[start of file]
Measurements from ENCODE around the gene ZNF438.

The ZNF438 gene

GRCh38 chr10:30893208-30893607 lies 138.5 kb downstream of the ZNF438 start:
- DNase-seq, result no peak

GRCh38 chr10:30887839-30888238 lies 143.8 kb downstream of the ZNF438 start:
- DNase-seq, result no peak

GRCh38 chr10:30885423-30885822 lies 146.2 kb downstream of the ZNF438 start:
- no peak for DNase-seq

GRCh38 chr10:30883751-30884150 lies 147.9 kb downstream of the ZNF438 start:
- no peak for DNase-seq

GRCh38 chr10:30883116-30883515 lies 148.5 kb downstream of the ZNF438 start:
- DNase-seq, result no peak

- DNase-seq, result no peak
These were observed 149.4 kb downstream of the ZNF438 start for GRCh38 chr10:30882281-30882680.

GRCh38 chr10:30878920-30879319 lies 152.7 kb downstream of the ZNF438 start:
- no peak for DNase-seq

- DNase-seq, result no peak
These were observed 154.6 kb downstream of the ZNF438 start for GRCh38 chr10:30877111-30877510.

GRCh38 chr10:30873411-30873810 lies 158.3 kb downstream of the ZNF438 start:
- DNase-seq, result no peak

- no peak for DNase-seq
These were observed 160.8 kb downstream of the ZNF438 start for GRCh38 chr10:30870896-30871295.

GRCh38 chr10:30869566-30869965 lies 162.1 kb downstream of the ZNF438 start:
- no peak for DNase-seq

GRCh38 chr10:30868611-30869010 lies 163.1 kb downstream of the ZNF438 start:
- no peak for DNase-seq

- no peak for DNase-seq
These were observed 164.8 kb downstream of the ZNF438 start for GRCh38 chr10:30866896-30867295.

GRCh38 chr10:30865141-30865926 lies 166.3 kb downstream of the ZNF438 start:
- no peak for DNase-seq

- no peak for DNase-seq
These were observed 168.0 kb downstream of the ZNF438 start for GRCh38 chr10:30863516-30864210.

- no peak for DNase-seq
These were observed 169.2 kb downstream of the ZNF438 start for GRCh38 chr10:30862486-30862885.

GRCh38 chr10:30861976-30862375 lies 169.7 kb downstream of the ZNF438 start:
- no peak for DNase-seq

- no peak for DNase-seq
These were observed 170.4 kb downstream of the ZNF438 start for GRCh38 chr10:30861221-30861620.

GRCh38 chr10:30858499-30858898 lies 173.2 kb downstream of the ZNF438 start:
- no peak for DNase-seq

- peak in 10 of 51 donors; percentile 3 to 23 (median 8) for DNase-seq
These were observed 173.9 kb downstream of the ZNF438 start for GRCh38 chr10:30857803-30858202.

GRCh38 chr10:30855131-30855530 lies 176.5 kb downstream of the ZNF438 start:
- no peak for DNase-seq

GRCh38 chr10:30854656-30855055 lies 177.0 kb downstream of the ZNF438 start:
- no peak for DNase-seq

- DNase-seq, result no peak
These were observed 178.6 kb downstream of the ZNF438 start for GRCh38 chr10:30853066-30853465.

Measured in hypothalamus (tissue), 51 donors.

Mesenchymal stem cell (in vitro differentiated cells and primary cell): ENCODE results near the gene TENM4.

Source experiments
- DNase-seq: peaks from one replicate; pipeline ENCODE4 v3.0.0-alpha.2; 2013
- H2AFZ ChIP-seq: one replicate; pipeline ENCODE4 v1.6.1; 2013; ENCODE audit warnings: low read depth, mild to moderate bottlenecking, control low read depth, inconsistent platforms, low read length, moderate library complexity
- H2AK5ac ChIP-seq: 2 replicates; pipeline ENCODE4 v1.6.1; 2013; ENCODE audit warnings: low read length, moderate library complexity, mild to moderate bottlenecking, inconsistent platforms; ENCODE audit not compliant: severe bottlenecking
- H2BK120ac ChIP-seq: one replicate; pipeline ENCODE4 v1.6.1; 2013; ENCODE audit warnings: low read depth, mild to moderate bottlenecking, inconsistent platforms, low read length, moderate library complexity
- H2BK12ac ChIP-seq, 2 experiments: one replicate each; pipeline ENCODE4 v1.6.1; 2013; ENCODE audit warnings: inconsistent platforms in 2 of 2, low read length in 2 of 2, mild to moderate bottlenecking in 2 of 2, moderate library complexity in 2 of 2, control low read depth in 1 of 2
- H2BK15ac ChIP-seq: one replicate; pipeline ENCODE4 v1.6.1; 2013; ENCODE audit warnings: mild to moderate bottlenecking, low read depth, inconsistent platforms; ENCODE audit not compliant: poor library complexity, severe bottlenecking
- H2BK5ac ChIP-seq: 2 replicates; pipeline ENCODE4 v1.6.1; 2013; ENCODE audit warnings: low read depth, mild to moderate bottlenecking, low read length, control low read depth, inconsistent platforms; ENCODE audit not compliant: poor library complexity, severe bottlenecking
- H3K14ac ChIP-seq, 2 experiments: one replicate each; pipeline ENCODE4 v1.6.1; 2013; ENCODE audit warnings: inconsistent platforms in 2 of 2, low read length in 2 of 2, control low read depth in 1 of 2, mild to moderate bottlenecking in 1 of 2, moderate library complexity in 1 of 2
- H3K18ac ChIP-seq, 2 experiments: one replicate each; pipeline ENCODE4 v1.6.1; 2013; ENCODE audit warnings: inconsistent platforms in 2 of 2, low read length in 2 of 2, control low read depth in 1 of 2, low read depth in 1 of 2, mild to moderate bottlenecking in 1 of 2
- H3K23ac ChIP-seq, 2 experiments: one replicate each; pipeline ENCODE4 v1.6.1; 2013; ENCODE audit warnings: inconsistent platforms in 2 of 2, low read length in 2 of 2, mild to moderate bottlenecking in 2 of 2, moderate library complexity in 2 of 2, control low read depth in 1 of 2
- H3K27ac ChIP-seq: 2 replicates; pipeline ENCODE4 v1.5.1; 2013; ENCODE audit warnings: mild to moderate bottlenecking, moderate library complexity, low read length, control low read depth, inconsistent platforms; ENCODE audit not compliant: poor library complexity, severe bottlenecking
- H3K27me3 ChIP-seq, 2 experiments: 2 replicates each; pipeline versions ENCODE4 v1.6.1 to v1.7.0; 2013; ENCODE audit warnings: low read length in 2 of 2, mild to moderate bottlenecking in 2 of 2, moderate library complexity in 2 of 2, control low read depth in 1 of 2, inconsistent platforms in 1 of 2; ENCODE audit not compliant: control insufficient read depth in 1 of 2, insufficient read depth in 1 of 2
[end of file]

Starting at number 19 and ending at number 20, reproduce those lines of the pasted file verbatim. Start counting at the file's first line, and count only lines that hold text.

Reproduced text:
GRCh38 chr10:30873411-30873810 lies 158.3 kb downstream of the ZNF438 start:
- DNase-seq, result no peak